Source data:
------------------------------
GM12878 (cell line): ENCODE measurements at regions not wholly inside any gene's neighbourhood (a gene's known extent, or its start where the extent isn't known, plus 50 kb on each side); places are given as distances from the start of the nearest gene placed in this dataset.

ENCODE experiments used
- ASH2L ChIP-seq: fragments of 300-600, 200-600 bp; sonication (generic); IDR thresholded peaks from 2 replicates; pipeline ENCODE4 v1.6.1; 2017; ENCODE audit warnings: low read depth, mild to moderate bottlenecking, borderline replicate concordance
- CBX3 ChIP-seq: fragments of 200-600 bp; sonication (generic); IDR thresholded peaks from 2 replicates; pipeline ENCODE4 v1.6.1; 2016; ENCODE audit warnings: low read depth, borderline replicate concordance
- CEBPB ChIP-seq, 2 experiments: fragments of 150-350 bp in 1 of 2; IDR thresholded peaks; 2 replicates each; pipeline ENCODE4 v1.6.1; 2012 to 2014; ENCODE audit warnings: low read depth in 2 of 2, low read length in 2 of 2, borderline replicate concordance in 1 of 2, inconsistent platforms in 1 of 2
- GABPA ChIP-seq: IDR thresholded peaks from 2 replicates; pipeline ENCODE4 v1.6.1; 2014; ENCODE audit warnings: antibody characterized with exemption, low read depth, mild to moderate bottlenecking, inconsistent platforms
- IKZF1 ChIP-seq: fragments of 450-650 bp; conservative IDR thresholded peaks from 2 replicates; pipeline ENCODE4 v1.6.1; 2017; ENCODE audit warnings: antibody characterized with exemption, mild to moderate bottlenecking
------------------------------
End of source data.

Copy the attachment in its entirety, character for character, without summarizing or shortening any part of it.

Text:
GM12878 (cell line): ENCODE measurements at regions not wholly inside any gene's neighbourhood (a gene's known extent, or its start where the extent isn't known, plus 50 kb on each side); places are given as distances from the start of the nearest gene placed in this dataset.

ENCODE experiments used
- ASH2L ChIP-seq: fragments of 300-600, 200-600 bp; sonication (generic); IDR thresholded peaks from 2 replicates; pipeline ENCODE4 v1.6.1; 2017; ENCODE audit warnings: low read depth, mild to moderate bottlenecking, borderline replicate concordance
- CBX3 ChIP-seq: fragments of 200-600 bp; sonication (generic); IDR thresholded peaks from 2 replicates; pipeline ENCODE4 v1.6.1; 2016; ENCODE audit warnings: low read depth, borderline replicate concordance
- CEBPB ChIP-seq, 2 experiments: fragments of 150-350 bp in 1 of 2; IDR thresholded peaks; 2 replicates each; pipeline ENCODE4 v1.6.1; 2012 to 2014; ENCODE audit warnings: low read depth in 2 of 2, low read length in 2 of 2, borderline replicate concordance in 1 of 2, inconsistent platforms in 1 of 2
- GABPA ChIP-seq: IDR thresholded peaks from 2 replicates; pipeline ENCODE4 v1.6.1; 2014; ENCODE audit warnings: antibody characterized with exemption, low read depth, mild to moderate bottlenecking, inconsistent platforms
- IKZF1 ChIP-seq: fragments of 450-650 bp; conservative IDR thresholded peaks from 2 replicates; pipeline ENCODE4 v1.6.1; 2017; ENCODE audit warnings: antibody characterized with exemption, mild to moderate bottlenecking